Campaigners funding Nigel Farage are selling £20 Leave.EU T-shirts made by workers in Bangladesh paid just 39p an hour.
The T-shirts are sold by the Leave.EU campaign, which boasts it is “backing Britain” and wants more jobs here.
Leave.EU is bankrolled by controversial tycoon Aaron Banks, who donated £450,000 to Mr Farage after his Euro election triumph with the Brexit Party.
That victory came ten years after he promised “British jobs for British people” while campaigning for departure from the European Union.
Last night Labour MP Virendra Sharma said: “These people don’t give a damn about British jobs – they just care about pursuing their ideological dream of a hard Brexit.
“Unfortunately for them, the British public do care about this country’s prosperity.”
The MP, who backs the Better for Britain campaign, said: “That’s why a growing majority of the public now want a final say on Brexit with the option to stay in the EU.”
A recent Parliamentary report said that textile workers in Leicester are paid less than the UK minimum wage as factories break the law to compete with dirt-cheap imports.
Meanwhile, the UK experienced its largest contraction in three years as car plants shut down and production dropped 24 per cent amid Brexit fears.
Canadian T-shirt firm Gildan, whose label is on the Leave.EU T-shirts, has them made at a factory in Dhaka, the capital of Bangladesh.
Anti-poverty campaigners say its employees, who live in shanty towns nearby, are paid well below a living wage. A junior machine operator earns around the local minimum wage of £73.85 a month for a 48-hour a week (39p an hour), far less than the £149 campaigners say is needed to live comfortably.
Clothing production in Bangladesh is often criticised by human rights groups. In 2013, 1,130 people, mostly garment workers, were killed when the Rana Plaza factory collapsed.
Mr Farage campaigned alongside Leave.EU in the run-up to the 2016 EU referendum, when Mr Banks was a major backer. Mr Farage stepped down as UKIP leader later that year, but remained an MEP before launching the Brexit Party in March this year. Leave.EU founder Mr Banks gave Mr Farage £450,000 to cover his living expenses in the year that followed.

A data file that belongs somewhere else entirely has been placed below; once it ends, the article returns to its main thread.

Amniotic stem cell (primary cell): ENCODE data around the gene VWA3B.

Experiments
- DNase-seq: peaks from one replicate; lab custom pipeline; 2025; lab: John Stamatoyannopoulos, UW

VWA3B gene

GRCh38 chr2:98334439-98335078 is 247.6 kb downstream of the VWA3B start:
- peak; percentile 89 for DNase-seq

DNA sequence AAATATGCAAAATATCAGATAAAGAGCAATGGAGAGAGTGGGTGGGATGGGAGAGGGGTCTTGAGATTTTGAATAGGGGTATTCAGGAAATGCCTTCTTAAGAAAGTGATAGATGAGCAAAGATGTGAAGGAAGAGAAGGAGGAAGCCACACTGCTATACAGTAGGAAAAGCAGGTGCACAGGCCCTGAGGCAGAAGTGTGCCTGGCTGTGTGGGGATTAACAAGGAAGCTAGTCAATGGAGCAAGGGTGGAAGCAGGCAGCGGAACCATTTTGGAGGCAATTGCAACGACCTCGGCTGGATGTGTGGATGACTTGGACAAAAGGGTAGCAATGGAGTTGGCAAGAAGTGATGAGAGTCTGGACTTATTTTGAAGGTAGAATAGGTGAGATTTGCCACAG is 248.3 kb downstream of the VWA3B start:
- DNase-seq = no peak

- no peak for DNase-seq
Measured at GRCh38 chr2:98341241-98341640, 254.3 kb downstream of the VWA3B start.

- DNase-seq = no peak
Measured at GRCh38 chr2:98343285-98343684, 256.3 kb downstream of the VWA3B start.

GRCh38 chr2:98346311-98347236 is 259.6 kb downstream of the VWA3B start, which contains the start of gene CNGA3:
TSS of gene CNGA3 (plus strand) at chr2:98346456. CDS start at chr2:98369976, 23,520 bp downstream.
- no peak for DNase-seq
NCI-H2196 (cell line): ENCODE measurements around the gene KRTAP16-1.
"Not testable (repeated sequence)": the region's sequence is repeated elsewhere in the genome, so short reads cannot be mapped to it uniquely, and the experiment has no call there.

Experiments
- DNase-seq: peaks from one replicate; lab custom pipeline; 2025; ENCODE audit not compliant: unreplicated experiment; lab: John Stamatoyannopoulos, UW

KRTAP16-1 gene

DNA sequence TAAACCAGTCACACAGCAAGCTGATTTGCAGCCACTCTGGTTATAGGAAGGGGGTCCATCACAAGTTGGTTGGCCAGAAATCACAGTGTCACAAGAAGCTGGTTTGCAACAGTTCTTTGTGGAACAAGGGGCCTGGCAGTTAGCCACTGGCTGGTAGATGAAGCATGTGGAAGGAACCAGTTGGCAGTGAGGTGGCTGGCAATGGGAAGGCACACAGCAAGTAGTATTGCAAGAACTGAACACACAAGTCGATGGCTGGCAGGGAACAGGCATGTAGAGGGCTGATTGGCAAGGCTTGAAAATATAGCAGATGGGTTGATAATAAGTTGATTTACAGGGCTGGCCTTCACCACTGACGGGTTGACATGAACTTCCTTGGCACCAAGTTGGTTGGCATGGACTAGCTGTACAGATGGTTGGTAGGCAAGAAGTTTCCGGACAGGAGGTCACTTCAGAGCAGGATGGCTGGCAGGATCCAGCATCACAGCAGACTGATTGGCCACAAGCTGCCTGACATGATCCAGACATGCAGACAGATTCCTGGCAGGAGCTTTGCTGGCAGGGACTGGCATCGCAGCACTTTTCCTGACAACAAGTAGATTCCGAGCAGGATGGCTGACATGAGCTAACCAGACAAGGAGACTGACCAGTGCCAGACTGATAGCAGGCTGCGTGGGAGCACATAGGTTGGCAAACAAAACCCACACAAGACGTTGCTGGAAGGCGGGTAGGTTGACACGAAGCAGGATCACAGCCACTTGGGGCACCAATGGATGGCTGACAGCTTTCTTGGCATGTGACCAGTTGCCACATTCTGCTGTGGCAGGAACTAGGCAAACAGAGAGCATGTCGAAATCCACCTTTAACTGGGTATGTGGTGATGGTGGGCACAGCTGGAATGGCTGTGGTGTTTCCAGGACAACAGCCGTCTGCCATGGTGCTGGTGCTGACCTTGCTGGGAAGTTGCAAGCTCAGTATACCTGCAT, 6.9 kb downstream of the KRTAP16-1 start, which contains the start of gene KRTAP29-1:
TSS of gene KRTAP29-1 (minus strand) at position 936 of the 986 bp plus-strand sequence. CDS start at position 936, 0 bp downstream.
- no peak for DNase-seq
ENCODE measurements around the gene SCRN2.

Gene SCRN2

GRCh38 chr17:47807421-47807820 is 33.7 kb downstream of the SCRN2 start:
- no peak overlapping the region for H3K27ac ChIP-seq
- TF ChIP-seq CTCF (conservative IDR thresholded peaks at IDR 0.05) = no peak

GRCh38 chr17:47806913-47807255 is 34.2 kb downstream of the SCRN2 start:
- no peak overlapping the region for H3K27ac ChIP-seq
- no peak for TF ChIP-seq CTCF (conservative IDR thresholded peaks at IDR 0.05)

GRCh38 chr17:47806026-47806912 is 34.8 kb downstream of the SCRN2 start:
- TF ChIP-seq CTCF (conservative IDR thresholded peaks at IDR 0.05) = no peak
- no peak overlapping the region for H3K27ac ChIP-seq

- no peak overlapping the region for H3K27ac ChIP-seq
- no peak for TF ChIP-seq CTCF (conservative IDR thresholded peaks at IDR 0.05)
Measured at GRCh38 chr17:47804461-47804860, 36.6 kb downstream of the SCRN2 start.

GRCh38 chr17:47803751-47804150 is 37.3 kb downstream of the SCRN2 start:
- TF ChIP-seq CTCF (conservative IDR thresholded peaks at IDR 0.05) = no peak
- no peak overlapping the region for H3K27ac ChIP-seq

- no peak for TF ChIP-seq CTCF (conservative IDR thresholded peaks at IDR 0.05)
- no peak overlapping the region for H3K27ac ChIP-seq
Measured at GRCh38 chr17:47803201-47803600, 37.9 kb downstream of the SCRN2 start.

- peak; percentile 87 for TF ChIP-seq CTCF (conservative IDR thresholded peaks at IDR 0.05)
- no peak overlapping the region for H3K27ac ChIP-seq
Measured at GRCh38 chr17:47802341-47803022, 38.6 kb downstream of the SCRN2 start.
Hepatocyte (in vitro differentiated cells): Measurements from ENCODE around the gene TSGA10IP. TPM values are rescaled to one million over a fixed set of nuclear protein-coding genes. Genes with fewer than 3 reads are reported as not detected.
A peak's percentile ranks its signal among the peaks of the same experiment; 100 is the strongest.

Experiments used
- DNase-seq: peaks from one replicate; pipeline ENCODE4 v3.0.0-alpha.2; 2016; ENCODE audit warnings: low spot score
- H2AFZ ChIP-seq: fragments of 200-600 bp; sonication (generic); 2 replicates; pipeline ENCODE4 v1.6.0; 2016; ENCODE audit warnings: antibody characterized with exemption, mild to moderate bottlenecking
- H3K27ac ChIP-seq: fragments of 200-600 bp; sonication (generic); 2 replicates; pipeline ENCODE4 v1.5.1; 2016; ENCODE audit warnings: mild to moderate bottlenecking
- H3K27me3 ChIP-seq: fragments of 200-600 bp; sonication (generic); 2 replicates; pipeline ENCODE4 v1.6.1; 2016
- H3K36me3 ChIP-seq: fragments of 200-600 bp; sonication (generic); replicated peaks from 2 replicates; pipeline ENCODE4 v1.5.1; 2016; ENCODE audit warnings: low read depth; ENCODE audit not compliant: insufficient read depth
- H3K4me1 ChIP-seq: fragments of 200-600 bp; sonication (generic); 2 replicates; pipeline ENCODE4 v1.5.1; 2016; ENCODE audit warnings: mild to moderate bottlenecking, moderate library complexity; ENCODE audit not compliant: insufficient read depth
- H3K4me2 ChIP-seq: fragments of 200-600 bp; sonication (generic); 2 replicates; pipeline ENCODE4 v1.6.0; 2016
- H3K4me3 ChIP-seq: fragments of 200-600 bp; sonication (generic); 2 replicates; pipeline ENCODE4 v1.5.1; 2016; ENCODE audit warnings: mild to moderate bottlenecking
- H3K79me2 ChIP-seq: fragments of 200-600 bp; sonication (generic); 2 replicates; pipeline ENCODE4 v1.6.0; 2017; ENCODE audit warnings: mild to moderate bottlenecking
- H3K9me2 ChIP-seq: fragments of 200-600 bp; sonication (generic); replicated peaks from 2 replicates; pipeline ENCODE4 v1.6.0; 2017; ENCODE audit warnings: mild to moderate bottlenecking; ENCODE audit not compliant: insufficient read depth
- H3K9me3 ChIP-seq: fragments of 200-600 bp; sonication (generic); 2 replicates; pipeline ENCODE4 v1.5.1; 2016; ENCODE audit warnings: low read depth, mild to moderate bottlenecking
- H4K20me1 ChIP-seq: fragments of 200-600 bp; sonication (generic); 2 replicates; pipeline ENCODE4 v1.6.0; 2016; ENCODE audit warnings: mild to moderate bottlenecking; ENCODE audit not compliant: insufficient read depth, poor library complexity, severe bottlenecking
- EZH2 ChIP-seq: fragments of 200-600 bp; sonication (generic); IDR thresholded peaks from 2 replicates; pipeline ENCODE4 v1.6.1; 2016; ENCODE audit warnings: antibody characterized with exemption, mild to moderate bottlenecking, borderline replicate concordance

This was not declared to the EU and this month the European Parliament called a hearing into the donation.
Mr Farage refused to attend, saying he did not need to declare it because at the time he was about to leave politics and start a new life in America. He insisted he had not received “any private money for political purposes”.
Mr Banks said he had “willingly helped Farage and was honoured to do so”, adding: “This was all designed to help Nigel get out of politics.”
Asked about having campaign T-shirts made in Bangladesh, Leave.EU spokesman Andy Wigmore responded: “So what?” He added: We are internationalists, not little Europeans, and we love to support Commonwealth countries.”
Yesterday a Gildan spokesman said that since 2010 the firm had spent nearly £20million improving its Dhaka factory, which employs 3,500 people. Only trainees got the lowest wage, which was slightly above the industry minimum, and everyone got “incremental benefits”.